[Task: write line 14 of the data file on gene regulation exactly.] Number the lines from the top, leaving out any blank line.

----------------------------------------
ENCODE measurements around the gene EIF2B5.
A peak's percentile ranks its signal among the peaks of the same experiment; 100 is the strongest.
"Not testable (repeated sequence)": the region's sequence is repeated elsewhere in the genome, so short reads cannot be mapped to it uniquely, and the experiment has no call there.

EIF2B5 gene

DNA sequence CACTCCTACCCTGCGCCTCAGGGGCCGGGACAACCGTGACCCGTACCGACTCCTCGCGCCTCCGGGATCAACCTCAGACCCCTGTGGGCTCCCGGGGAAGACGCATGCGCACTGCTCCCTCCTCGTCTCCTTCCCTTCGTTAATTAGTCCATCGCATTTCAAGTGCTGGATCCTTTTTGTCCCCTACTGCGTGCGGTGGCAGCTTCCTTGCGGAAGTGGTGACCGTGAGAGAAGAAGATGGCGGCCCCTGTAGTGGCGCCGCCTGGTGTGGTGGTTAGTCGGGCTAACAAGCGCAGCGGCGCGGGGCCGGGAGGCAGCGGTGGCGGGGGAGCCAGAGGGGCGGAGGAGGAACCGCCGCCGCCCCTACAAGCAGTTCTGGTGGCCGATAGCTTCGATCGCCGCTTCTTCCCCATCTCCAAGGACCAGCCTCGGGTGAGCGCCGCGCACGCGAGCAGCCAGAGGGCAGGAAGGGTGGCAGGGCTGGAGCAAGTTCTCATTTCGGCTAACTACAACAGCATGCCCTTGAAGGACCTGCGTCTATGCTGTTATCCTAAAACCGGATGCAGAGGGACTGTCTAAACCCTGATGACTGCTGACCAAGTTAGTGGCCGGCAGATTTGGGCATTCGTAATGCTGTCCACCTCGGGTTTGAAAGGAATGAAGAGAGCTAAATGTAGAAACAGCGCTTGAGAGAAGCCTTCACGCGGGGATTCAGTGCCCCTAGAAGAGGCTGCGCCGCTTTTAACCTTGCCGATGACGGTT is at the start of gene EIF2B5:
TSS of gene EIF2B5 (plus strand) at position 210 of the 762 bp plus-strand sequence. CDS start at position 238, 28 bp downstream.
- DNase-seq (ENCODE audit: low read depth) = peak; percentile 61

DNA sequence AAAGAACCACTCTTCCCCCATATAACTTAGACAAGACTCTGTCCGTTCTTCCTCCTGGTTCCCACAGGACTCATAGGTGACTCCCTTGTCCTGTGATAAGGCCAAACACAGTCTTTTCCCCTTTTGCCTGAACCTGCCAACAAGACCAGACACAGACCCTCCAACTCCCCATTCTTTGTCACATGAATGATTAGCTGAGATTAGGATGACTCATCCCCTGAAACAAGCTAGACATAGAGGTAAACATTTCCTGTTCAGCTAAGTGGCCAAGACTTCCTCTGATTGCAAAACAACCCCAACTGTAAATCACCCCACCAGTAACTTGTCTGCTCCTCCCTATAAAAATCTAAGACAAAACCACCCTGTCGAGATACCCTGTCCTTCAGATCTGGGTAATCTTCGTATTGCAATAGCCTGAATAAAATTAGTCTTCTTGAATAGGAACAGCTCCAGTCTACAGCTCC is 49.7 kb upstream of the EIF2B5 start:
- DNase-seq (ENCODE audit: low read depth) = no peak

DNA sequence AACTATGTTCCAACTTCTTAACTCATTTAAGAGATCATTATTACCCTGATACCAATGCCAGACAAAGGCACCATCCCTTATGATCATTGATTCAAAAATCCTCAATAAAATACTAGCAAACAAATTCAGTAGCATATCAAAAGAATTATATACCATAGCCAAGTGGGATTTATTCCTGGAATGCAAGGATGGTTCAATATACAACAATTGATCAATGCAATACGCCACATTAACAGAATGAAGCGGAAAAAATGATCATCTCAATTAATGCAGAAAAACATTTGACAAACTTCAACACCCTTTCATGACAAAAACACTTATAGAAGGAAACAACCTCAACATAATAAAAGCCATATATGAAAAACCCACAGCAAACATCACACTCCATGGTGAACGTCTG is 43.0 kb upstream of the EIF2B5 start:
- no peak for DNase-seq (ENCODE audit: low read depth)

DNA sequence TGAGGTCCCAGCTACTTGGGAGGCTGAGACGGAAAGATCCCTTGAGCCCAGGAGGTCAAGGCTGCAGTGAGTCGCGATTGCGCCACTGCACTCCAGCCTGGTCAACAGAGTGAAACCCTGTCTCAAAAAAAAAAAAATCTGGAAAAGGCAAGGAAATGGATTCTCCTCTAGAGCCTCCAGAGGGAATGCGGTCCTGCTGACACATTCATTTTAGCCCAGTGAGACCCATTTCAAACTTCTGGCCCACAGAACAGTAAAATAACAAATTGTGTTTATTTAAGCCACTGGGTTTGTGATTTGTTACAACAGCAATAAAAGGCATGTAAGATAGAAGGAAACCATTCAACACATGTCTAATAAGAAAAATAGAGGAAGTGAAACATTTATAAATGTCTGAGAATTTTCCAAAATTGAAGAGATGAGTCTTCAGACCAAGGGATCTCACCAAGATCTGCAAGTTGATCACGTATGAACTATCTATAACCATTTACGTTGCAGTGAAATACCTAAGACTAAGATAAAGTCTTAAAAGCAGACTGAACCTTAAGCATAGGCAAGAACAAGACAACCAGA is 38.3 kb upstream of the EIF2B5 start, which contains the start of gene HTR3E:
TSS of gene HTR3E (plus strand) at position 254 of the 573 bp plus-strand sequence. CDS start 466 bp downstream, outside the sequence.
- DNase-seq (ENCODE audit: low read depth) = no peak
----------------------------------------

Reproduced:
- DNase-seq (ENCODE audit: low read depth) = no peak